Real and fake urine share many characteristics such as color and density. According to Timothy Boone, an associate from Podunk Tech, it is difficult to differentiate real urine from synthetic urine.
This is because in the scope of urine testing, lab technicians test for drugs and other substances which cannot differentiate synthetic urine from real urine. Can labs tell the difference between real and synthetic urine?
What is Synthetic Urine?
Synthetic urine is not an uncommon word in the USA. It was discovered by Friedrich Wohler to be used as a wet sex stimulator and plant fertilization.
Synthetic urine is manufactured by mixing chemicals, coloring, creatinine, and at times uric acid.
Nowadays, synthetic urine is used in lab research to calibrate urinalysis equipment, gardening, to test the effects of urine on mattresses, diapers, and sleeping materials, and for sexual pleasure known as urophilia.
Urophilia is a type of sexual pleasure derived from either peeing on your partner or vice versa.
What Do Labs Look for in Fake Urine?
Despite fake urine being the best way to fool lab technicians and beat drug tests, at times, scientists have their own way of setting records straight. Here are a few things that might differentiate real urine from fake urine.
- The pH level of the submitted sample
Urine has a pH ranging from 4.5 to 8.0. Anything beyond this range will certainly raise eyebrows. Although, if you are suffering from kidney diseases, specifically kidney stones, the pH value of your urine might be slightly off the above range.
So, if you intend to submit fake urine in a drug test, make sure its pH value is within the acceptable range.
Urine has a gravity level between 0.1002 and 0.1003. This is a challenge that may get you on the hook if you are using powdered reagents to create fake urine. Over-diluting the fake urine chemicals will alter the gravity of urine, which may compel technicians to perform more accurate tests.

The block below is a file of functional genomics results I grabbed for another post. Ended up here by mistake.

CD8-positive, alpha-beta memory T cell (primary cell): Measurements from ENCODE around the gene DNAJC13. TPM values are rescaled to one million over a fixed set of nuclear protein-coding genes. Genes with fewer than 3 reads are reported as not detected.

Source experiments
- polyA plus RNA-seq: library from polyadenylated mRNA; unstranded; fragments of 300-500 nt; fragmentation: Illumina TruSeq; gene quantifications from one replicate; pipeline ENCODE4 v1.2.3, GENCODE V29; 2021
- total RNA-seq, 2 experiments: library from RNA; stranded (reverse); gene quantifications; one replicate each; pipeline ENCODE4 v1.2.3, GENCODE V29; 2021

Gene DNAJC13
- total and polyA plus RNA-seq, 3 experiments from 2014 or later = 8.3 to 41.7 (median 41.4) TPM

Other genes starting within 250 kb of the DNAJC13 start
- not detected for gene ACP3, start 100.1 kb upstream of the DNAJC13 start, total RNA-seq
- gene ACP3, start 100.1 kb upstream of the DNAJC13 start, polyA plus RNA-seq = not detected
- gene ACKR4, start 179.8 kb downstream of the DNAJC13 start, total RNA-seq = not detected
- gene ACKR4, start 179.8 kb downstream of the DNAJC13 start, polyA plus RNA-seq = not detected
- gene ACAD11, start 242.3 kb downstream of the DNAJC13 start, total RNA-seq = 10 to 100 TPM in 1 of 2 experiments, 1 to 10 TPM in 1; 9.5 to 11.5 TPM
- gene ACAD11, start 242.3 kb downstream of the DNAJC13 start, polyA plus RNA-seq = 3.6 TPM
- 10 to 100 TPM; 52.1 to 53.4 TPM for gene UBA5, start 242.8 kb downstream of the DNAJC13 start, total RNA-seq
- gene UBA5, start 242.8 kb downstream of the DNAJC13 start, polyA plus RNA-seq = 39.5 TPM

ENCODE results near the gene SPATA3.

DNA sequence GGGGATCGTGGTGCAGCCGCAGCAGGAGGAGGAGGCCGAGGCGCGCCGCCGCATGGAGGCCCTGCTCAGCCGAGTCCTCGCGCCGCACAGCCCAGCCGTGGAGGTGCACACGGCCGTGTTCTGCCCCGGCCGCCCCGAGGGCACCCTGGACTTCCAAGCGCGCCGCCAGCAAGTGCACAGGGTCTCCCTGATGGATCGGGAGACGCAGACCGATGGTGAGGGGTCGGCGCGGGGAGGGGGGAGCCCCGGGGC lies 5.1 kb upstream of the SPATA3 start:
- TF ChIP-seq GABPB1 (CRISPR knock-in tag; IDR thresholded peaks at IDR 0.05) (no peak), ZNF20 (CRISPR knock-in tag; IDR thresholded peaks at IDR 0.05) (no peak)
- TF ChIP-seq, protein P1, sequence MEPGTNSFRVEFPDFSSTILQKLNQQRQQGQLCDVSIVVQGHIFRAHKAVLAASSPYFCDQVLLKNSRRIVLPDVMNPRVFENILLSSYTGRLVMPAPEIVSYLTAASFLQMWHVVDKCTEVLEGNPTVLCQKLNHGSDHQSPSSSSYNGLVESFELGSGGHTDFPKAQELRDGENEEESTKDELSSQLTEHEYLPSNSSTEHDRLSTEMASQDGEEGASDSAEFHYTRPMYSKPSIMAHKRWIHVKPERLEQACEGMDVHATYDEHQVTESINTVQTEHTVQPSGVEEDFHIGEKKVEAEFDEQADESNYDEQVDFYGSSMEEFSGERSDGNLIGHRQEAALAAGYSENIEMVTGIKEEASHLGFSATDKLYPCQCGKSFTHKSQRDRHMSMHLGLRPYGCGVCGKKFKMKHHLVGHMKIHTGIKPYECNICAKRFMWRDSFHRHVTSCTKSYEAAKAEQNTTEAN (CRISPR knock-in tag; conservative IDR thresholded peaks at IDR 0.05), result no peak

Among the many precautions, technicians take to prevent the usage of fake urine is taking its temperature recordings. Normally, urine comes out of the body with a temperature reading between 94 and 100 degrees Fahrenheit.
Synthetic urine’s temperature may be lower than 94 degrees Fahrenheit due to heat losses while in transit. You can overcome this problem by storing urine close to your body or microwaving it before you proceed to the lab.
Experts may also look for; creatinine, urea, and metabolite levels when ascertaining the source of urine.
Consequences of Using Fake Urine
In the USA, at the federal level, there are no laws that will condemn a person using synthetic urine. But as you move down to the state level, using fake urine may be treated as a minor misdemeanor charge. Here is a summary of how states treat a case of fake vs. real urine;
- Texas considers a person guilty of misdemeanor charges for possessing anything that could affect the drug test results. This includes possession of fake or synthetic urine.
- Mississippi lawmakers introduced “The Mississippi Urine Trouble Act” in 2018 to deal with fake urine cases.
- More than 18 states have outlawed the manufacturing and the use of synthetic urine.
- In total, over 50 states in the USA have laws regulating the usage of synthetic urine in one way or another.
To wrap up, using synthetic urine can land you a maximum of 3 years behind bars or a fine in excess of $5000, depending on the charges mounted against you.
Can I Use Synthetic Urine or Not?
The decision of whether or not to use synthetic urine depends on you solely. But generally, the chances of being caught after submitting a synthetic urine sample are very slim.
Before that, you must be acquainted with some techniques on how to smuggle fake urine samples to the lab. This is because most authorities impose strict measures that will prevent you from smuggling urine. Hence, if you understand how to do so, you probably pass a urinalysis.
Generally, synthetic and fake urine share many similarities. The only difference is the concentration of biological material in both samples. This is a wide gap that scientists are slowly closing and developing better synthetic urine kits.